During the uprisings around the United States and beyond following the police murder of George Floyd in Minneapolis, like many scholars of policing, Dr. Stuart Schrader, associate director of JHU’s Program in Racism, Immigration, and Citizenship, felt the need to historicize and contextualize the police response to these protest events. Now, almost exactly two years later, a new special double issue of the journal Small Wars & Insurgencies has been published under Schrader’s editorial leadership, representing a wide-ranging critical inquiry into the history of “police militarization.”
Titled “Global Counterinsurgency and the Police-Military Continuum,” this special issue features fourteen original peer-reviewed articles, chosen from an even larger competitive pool of submissions, plus an introductory essay by Schrader that elucidates the issue’s keywords of “global counterinsurgency” and “police-military continuum.”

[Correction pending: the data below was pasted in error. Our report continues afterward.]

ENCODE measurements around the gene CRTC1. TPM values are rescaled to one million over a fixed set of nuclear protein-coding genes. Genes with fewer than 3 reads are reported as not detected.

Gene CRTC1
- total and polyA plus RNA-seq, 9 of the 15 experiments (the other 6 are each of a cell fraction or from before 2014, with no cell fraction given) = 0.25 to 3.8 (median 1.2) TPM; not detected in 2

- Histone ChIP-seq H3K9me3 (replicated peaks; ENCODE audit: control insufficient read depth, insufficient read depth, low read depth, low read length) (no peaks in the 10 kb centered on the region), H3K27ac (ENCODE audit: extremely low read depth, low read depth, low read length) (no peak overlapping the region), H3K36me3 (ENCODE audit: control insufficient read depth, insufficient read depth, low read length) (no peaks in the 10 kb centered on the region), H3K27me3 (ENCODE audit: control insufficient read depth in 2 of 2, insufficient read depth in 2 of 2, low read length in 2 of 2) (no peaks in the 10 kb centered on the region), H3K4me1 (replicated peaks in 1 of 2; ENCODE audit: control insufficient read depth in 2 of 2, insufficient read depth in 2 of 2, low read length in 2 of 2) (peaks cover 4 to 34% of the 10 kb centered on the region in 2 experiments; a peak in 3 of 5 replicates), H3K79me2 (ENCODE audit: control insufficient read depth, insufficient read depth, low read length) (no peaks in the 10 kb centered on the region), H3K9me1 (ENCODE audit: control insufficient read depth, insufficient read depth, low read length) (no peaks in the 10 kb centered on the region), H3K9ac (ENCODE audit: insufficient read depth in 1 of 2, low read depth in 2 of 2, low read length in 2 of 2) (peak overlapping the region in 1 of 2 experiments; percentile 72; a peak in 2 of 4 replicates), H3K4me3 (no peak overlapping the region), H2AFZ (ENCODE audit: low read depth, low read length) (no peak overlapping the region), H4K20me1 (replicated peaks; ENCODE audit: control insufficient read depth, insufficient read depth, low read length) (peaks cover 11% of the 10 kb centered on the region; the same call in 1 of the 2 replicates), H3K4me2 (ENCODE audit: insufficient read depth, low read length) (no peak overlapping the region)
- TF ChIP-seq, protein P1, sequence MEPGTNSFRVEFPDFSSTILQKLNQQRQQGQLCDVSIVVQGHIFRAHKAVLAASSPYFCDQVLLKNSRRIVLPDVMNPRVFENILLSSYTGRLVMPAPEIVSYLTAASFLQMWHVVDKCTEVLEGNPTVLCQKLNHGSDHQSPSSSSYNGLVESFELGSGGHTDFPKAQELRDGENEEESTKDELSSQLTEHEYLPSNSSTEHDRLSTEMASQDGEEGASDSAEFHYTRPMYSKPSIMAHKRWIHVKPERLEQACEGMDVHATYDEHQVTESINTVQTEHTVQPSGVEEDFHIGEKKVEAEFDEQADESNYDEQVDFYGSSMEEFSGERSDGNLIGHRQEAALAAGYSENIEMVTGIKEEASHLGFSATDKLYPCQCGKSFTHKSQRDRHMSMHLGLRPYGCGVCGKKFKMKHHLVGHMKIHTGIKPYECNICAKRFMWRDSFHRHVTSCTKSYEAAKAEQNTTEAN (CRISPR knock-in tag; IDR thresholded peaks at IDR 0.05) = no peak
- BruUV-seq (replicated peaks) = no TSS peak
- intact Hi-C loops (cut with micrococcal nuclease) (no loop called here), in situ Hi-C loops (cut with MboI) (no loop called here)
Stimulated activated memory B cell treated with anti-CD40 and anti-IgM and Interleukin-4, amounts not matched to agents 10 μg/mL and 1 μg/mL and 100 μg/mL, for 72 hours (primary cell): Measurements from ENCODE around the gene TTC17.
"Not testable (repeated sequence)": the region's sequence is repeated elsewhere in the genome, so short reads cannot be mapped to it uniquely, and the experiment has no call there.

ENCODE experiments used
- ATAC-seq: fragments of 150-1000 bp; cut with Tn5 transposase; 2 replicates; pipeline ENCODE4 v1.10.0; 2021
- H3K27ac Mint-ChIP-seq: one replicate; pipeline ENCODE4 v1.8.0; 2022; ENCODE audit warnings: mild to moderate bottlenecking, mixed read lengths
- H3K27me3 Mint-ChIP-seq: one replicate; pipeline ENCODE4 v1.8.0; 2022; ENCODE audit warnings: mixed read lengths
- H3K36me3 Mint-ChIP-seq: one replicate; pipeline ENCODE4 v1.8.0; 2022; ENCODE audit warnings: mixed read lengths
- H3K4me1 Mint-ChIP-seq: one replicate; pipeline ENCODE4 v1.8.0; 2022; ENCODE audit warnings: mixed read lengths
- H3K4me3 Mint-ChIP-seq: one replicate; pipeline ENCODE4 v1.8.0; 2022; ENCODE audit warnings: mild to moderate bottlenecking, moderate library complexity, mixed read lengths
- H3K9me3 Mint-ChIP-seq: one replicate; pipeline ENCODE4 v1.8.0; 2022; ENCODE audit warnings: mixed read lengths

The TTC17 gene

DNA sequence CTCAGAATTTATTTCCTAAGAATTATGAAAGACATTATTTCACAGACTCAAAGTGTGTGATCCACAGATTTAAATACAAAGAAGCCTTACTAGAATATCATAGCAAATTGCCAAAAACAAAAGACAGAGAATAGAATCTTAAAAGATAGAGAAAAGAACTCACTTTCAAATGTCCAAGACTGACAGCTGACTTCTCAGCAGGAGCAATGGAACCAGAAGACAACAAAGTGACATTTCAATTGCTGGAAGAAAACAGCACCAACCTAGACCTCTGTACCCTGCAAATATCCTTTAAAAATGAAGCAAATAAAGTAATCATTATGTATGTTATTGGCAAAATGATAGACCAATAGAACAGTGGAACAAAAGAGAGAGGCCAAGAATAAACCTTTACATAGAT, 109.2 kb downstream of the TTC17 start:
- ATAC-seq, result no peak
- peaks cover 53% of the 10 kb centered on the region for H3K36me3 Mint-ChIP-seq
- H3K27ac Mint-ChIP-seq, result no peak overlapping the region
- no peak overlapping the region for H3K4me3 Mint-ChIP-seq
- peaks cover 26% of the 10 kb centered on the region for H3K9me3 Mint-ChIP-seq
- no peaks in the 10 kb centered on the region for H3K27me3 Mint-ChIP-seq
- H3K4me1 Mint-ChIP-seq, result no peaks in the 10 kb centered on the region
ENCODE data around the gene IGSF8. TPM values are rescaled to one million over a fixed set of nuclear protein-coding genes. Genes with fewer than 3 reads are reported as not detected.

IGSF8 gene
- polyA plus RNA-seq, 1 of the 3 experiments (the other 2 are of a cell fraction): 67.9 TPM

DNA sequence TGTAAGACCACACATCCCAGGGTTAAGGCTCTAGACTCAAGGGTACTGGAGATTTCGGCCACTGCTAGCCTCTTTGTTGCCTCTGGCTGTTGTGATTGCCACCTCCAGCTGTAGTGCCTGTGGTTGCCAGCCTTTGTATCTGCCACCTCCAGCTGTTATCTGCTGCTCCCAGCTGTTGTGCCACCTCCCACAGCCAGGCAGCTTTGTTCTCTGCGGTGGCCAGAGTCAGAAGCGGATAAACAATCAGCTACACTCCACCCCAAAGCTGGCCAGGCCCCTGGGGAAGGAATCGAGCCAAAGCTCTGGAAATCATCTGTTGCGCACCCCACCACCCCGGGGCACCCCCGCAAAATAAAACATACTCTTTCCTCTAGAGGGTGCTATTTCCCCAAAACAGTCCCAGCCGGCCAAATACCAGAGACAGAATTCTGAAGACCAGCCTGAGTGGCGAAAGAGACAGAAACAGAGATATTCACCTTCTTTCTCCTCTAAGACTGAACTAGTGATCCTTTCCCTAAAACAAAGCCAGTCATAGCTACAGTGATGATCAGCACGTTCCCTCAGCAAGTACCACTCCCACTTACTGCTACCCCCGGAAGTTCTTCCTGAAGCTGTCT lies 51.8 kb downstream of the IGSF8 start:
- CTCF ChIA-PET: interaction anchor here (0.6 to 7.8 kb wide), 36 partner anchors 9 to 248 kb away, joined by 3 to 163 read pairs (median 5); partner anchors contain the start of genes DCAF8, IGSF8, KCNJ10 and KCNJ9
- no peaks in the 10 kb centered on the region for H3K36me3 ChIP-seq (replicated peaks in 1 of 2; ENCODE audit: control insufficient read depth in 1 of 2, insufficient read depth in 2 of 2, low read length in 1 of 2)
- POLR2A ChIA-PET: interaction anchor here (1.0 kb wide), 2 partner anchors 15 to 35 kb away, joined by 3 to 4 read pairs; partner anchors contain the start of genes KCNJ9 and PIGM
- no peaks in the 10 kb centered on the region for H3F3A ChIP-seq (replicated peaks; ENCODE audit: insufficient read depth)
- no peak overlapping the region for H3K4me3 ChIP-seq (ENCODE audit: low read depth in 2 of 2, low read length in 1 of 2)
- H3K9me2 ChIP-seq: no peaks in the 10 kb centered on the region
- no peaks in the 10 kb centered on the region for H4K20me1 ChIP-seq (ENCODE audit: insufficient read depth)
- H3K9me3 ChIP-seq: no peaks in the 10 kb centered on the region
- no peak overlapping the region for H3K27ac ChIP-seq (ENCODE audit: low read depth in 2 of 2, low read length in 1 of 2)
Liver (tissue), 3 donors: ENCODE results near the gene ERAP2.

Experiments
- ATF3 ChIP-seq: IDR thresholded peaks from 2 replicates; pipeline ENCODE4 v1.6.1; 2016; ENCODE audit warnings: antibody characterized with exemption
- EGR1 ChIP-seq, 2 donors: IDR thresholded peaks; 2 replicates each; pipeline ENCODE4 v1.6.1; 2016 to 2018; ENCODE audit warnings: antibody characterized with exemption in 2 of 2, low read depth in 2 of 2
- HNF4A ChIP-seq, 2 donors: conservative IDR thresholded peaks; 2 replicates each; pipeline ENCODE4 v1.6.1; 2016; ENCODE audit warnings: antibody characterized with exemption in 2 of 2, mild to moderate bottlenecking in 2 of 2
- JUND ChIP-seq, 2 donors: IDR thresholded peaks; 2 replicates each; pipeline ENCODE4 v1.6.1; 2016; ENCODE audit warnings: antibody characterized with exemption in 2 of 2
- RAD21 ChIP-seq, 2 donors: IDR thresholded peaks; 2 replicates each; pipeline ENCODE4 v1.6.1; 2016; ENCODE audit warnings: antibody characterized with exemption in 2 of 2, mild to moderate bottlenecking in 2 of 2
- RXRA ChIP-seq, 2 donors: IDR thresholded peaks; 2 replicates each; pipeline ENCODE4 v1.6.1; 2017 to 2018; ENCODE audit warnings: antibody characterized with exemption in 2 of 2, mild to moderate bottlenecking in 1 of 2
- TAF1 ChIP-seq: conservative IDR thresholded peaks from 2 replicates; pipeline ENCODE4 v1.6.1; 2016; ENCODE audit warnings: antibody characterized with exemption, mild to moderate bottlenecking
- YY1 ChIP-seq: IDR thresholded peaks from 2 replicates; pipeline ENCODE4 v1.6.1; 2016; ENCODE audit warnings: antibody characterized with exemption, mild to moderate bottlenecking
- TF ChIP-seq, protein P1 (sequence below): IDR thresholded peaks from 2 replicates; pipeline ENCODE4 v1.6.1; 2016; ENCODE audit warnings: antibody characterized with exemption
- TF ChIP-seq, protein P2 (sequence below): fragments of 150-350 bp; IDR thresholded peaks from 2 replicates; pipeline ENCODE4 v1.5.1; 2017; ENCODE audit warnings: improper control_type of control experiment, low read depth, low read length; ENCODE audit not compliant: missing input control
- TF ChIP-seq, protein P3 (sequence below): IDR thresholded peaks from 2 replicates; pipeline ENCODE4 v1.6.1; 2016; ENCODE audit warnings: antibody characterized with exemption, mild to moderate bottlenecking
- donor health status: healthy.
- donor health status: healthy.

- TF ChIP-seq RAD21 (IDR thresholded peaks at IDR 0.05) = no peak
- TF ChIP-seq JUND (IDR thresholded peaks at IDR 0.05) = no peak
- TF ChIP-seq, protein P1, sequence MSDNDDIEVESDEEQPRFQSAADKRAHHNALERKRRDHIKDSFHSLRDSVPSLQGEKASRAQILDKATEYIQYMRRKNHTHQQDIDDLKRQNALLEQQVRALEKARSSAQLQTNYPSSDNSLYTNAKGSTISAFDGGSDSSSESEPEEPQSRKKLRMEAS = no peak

Authors in the special issue cover topics from recent history, such as shifting police tactics in response to new protest movements in Malaysia or contemporary terrorism-prevention measures in Kenya, as well as the more distant past, including the relationship between police repression of worker uprisings in colonial Tanganyika and policing in London during the 1950s. Bringing together historians, sociologists, geographers, political scientists, and others, the issue represents multi- and inter-disciplinary approaches to examining the relationship between policing and counterinsurgency around the globe.
Some of the articles further refine Schrader’s own research interests in Cold War foreign police training operations, both by extending this analysis to more recent eras and by focusing on other countries involved in foreign police training, like West Germany.
Schrader commented that he was gratified that scholars at all levels, “from PhD student to full professor,” and focused on countries and regions “far beyond the United States,” were interested in this project. “I hope this special issue will outline a new approach to the critical analysis of police, situating its development in direct relationship to the control and suppression of protest and highlighting the importance of international and imperial connections among police agencies.”
The JHU Program in Racism, Immigration, and Citizenship is looking forward to supporting further conversations among scholars working on policing in a critical and global perspective, including at a planned conference next year co-sponsored with the University of Chicago’s Department of Sociology.